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by Ashley Weber
You’re a few finger taps away from managing your home.
It no longer has to be this crazy. Thanks to the latest smart home technologies, a few swipes and taps on your phone can put those worries and others to rest.
The rise of the smart home
A smart (or connected) home has devices that can be controlled remotely via computer or a mobile device. These include appliances, security systems and entertainment centers. Smart home technology can make your home safer, more energy efficient and easier to manage.
“Home automation technology has been around for about 25 years,” says Grant Clauser, technology and online editor of Electronic House Magazine, a publication covering the latest home technology. “But it only recently became affordable and easy for homeowners to install themselves.”
That’s contributing to its increasing popularity. Over the next five years, it’s predicted that smart home device shipments will grow by 67 percent. That’s a faster rate of predicted growth than for both smartphones and tablets.
“There are so many ways for homeowners to improve their comfort, lower their expenses and decrease the risk of different losses with these devices,” says Joe Vahey, vice president and product manager, Personal Lines, Erie Insurance.
Vahey has seen situations in which smart home technology could have saved homeowners money and grief. “In one case, a washing machine water line split open while the homeowners were on vacation,” he recalls. “When they came home weeks later, several feet of water had accumulated and mold had started to form. In an event like this, a smart water valve that shuts off the leak would have been extremely beneficial.”
Today’s top tech
There is a lot of smart home tech out there. If you don’t know where to begin, consider a starter kit like the Iris Home Automation Safe and Secure Kit ($149). This selfmonitored security system lets you check up on your home for free from a computer, smartphone or tablet—and it only takes an hour to set up.
Looking for something a little more advanced? Then check out these top tech recommendations:
1. Facial recognition cameras recognize faces and send an alert to your smartphone when a friend or family member enters your home. The cameras can also alert you when an unfamiliar face enters your home. Just one model: Netatmo Welcome camera ($199). The sleek, stand-up tube lets you enable (or disable) notifications for specific people.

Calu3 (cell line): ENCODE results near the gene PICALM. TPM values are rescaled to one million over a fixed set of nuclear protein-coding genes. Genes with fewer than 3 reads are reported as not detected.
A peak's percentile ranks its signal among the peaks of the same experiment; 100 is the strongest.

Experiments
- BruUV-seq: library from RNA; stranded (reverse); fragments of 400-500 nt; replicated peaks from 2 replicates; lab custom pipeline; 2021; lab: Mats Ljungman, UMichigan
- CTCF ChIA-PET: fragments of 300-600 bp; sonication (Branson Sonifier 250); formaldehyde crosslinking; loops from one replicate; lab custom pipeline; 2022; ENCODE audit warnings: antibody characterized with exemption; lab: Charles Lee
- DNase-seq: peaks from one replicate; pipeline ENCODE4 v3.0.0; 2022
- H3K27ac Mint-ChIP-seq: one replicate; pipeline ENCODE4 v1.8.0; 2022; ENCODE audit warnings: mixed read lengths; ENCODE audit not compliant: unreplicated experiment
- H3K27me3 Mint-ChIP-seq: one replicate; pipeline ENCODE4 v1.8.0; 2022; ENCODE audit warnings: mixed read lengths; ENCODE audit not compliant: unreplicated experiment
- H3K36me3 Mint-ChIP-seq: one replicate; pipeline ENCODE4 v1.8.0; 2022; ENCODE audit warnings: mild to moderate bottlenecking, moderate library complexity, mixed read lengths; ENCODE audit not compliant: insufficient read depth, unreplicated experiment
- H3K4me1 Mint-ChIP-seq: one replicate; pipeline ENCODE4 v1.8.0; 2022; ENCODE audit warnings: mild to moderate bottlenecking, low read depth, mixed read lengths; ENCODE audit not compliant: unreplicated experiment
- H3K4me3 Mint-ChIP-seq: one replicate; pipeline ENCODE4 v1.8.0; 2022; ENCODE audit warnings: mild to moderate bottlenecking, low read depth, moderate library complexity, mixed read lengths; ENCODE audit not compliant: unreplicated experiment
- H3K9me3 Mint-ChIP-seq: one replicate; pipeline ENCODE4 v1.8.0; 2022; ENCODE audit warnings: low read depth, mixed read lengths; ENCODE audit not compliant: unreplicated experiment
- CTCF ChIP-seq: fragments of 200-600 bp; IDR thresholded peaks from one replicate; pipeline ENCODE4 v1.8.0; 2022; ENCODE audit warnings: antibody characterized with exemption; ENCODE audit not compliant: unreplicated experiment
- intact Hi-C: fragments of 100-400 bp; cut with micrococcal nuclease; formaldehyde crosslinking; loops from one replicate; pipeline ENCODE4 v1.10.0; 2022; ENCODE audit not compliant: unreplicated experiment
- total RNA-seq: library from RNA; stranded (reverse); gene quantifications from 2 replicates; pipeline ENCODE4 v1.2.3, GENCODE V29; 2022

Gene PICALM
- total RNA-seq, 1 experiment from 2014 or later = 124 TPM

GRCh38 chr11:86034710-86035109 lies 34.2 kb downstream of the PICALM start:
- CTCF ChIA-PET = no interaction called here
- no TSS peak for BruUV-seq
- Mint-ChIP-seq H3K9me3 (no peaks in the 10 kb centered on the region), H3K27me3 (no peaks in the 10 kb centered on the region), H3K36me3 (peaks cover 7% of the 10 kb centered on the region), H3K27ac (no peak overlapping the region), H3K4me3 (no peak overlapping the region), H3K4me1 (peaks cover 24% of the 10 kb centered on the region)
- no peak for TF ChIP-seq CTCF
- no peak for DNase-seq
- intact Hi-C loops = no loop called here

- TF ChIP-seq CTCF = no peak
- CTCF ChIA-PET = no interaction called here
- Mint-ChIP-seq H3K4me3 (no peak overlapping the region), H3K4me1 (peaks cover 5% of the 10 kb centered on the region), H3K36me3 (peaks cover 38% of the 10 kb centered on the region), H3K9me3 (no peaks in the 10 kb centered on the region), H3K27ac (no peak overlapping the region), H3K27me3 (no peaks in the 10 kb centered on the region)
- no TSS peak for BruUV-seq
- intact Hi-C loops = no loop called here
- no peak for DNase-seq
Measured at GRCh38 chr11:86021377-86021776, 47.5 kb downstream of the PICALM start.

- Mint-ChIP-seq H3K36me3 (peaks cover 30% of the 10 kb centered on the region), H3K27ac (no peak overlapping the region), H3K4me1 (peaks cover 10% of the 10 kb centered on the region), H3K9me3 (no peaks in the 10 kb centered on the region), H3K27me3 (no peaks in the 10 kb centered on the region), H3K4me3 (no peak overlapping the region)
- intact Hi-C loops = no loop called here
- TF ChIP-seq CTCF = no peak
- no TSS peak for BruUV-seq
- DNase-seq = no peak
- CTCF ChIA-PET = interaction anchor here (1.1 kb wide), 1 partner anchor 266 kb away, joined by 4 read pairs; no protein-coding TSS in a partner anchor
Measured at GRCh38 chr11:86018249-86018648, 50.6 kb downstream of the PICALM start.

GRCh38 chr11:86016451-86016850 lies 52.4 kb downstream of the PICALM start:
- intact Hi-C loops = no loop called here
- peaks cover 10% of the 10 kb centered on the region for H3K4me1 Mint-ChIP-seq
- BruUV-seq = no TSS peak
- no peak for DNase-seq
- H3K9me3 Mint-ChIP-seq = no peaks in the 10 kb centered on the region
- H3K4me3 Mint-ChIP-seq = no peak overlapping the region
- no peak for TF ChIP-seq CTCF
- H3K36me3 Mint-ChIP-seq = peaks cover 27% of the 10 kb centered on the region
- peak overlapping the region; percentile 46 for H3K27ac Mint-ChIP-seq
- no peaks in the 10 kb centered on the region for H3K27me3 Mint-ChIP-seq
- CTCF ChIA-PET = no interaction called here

2. Wi-Fi security cameras allow you to monitor your home, family members and even your pets from afar. Just one model: Dropcam ($199). An added bonus is its two-way talk system with a built-in mic and speaker.
3. Smart tags can be attached to just about anything: a dog’s collar, your kids’ backpacks, grandma’s antique vase or the remote that always goes missing. Once attached, they let you keep track of virtually anyone’s (or anything’s) whereabouts. Just one model: SmartSense Presence Sensor ($31). It lets you know when a tag leaves a defined vicinity—great for pets that like to wander.
4. Moisture alerts send a message to your smartphone if water is detected in areas prone to leaking. And that can prevent big costs: BI Intelligence reports that certain cities have reduced leaks by 40 to 50 percent by putting sensors on their pumps. Just one model: ZigBee SmartSense Moisture Sensor ($49). It can also measure temperature so you don’t end up with a frozen pipes fiasco.
5. Smart doorbells send a video to your smartphone of anyone who approaches your front door. They also let you act as a digital doorman by allowing you to speak to a visitor from wherever you are. Two models: Ring or Sky Bell (both $199). Both models store old video clips in the cloud for a small extra fee.
6. Motion sensors alert you when movement in or around your house is detected. Some places where you might place them for added security include windows, doors and garage doors. Want an alert when the mail arrives? Then consider sticking one on your mailbox. Just one model: SmartSense Multi Sensor ($54). It gives you the option to receive a text or push notification when something is moved.
Because smart home technology relies on the Internet, security is definitely something to consider.
“The companies that make smart home products know the risks and add extra levels of security,” says Clauser. “But homeowners still have responsibilities. Just like with protecting your computer, you want to lock your wireless network and choose a difficult password that you change frequently.”
Other ways to keep your smart home safe include making your Wi-Fi network invisible, restricting access to your Wi-Fi network and your smart home devices, and regularly updating your smart home devices’ software.
Reprinted with permission from Erie Insurance, Eriesense® magazine.